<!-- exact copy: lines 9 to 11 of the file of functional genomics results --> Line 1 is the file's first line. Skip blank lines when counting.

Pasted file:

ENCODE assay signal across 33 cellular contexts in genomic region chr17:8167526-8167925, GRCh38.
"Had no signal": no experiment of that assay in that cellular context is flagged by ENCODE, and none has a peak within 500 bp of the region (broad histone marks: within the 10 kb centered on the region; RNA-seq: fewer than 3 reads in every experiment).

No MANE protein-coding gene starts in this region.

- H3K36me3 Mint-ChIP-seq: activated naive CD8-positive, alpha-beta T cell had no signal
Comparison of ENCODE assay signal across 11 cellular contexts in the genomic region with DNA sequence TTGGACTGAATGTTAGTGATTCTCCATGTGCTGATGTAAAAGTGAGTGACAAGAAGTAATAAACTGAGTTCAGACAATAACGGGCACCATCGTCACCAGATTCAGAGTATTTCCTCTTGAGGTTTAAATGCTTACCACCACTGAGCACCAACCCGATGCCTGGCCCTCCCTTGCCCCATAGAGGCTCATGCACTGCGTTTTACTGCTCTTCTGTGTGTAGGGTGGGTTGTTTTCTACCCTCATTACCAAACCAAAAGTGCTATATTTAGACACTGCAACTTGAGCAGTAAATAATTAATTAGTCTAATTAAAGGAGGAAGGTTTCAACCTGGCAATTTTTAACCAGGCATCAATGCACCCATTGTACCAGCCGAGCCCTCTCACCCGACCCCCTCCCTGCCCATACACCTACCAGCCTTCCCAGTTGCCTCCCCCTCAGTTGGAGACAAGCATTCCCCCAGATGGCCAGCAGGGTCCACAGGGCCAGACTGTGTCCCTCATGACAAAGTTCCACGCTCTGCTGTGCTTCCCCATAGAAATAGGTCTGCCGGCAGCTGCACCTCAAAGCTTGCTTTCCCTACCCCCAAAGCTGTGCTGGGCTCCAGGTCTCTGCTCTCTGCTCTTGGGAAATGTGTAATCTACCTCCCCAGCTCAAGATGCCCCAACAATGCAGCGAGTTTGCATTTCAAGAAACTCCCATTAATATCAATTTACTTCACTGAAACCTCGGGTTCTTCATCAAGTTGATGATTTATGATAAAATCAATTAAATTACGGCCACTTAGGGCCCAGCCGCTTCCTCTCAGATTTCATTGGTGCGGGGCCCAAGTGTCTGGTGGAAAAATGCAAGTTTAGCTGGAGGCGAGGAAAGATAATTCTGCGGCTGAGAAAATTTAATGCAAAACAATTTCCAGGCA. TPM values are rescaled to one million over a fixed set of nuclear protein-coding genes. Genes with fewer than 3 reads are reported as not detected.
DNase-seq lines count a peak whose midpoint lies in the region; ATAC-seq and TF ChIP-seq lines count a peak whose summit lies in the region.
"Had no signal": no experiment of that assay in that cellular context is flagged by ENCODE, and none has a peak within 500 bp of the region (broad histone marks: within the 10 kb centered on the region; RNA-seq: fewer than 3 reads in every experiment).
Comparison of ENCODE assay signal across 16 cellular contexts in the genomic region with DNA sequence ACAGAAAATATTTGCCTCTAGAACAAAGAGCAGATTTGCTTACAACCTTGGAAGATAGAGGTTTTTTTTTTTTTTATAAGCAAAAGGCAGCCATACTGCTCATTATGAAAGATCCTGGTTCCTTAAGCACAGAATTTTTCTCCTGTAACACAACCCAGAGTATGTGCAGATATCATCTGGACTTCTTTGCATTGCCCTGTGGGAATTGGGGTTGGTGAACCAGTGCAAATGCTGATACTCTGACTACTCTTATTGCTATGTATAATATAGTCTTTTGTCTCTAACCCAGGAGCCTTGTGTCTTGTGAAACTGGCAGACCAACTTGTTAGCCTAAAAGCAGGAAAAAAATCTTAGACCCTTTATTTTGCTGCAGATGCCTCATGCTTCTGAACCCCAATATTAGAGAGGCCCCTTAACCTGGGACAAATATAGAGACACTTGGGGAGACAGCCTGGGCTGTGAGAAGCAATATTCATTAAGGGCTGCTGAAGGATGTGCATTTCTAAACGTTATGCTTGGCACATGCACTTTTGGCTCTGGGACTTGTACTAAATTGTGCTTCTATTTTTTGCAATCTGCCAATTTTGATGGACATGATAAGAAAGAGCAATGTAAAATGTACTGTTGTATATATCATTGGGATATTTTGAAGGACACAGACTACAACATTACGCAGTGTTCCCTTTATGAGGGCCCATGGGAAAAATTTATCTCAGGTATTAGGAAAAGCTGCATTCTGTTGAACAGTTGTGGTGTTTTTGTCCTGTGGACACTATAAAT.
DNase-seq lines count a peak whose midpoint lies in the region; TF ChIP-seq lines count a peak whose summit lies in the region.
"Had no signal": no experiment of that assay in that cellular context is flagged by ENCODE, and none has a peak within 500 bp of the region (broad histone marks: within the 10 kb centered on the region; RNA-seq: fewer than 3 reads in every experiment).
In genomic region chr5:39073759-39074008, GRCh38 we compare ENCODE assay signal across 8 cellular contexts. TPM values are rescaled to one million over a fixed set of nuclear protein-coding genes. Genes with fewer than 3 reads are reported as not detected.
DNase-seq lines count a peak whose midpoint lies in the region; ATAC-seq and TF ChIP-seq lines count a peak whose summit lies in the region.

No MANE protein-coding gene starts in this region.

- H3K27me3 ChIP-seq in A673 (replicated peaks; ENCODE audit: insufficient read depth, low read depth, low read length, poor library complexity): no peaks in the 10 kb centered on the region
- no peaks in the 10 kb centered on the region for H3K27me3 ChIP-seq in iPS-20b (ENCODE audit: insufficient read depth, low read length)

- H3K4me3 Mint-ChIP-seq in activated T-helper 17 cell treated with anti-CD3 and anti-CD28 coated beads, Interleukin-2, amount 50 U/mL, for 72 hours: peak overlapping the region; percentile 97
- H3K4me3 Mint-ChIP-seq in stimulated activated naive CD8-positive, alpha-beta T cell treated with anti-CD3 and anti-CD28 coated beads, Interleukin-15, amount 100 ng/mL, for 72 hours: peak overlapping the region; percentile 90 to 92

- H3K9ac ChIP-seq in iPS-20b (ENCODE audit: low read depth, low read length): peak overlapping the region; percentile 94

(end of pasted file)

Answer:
DNase-seq lines count a peak whose midpoint lies in the region; TF ChIP-seq lines count a peak whose summit lies in the region.
"Had no signal": no experiment of that assay in that cellular context is flagged by ENCODE, and none has a peak within 500 bp of the region (broad histone marks: within the 10 kb centered on the region; RNA-seq: fewer than 3 reads in every experiment).
In genomic region chr5:39073759-39074008, GRCh38 we compare ENCODE assay signal across 8 cellular contexts. TPM values are rescaled to one million over a fixed set of nuclear protein-coding genes. Genes with fewer than 3 reads are reported as not detected.